Howard Zinn strikes again
Mr. Tomes’ article about his encounter with the nefarious military industrial complex whilst visiting the memorial site at Pearl Harbor read like a paraphrased book report from an enthusiastic undergraduate, breathlessly reporting on the “revelations” about America laid bare in Zinn’s seminal volume A People’s History of the United States. While this book was universally panned by historians as fanciful and nakedly political in its falsehoods, with even Zinn himself admitting to embellishing heavily in order to achieve “better” sociopolitical outcomes, it’s central theme of American avarice and racism being the cause of all things wrong in all situations worldwide rang clearly through in Mr. Tomes’ article. The fact that he found the whole notion of the memorial, its rules of courtesy and decency, and its general posture toward the dead and the war in which they died, extremely distasteful is not subtle.
As a veteran of some of the most vicious close combat of the Iraq War, you would have to spread your net wide to find someone less enthusiastic about war than I. And I will leave it to others to take Mr. Tomes to the intellectual woodshed for his perverse and retrograde scribblings on the topic. While I absolutely understand one’s leeriness at hallowing any war as righteous, if I disagree with anything in the general purport of Tomes article beyond the factual inaccuracies, it is the general poor attitude toward the dead he was literally standing above. Mr. Tomes, the rules that govern courteous behavior in hallowed places are there to remind people with poor notions of reverence, manners and bearing the behavior that is expected of them there. Keeping your phone in your pocket on other men’s graves is strictly a matter of class. Perhaps your phone could Google some now.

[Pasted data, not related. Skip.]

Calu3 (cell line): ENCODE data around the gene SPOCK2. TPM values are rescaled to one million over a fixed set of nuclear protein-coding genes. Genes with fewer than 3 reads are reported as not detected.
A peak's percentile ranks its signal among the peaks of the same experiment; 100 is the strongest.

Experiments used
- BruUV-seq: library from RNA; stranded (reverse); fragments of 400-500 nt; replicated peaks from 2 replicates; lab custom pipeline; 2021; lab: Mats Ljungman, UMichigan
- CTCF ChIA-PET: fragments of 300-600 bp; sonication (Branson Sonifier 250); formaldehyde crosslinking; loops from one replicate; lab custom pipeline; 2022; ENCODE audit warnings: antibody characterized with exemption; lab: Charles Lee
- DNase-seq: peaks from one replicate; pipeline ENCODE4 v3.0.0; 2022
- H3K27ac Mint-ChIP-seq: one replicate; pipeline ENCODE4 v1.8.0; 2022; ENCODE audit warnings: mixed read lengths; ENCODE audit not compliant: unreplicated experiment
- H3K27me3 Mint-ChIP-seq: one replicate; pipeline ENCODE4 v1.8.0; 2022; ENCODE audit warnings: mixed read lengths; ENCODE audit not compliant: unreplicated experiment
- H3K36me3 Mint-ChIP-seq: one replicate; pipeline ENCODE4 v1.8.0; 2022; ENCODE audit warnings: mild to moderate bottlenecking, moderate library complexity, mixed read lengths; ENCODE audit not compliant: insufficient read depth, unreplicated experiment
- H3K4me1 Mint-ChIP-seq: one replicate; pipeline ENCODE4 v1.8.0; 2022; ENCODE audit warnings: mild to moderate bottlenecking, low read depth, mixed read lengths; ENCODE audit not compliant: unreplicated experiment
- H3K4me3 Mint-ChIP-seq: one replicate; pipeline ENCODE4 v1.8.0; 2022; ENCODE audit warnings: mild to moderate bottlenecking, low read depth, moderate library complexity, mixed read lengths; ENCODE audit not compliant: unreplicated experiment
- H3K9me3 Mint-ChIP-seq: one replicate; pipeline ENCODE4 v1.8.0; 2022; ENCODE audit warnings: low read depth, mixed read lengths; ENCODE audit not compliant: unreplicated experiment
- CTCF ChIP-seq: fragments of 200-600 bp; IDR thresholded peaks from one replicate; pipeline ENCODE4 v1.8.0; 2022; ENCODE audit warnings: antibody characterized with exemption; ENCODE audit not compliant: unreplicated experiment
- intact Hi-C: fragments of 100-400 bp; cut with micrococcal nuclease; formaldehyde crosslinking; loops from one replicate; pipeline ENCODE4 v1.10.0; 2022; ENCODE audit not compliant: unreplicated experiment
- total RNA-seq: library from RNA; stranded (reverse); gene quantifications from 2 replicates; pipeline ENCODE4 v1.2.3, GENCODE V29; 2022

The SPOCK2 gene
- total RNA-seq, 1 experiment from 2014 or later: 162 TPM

Joshua J. Fonzi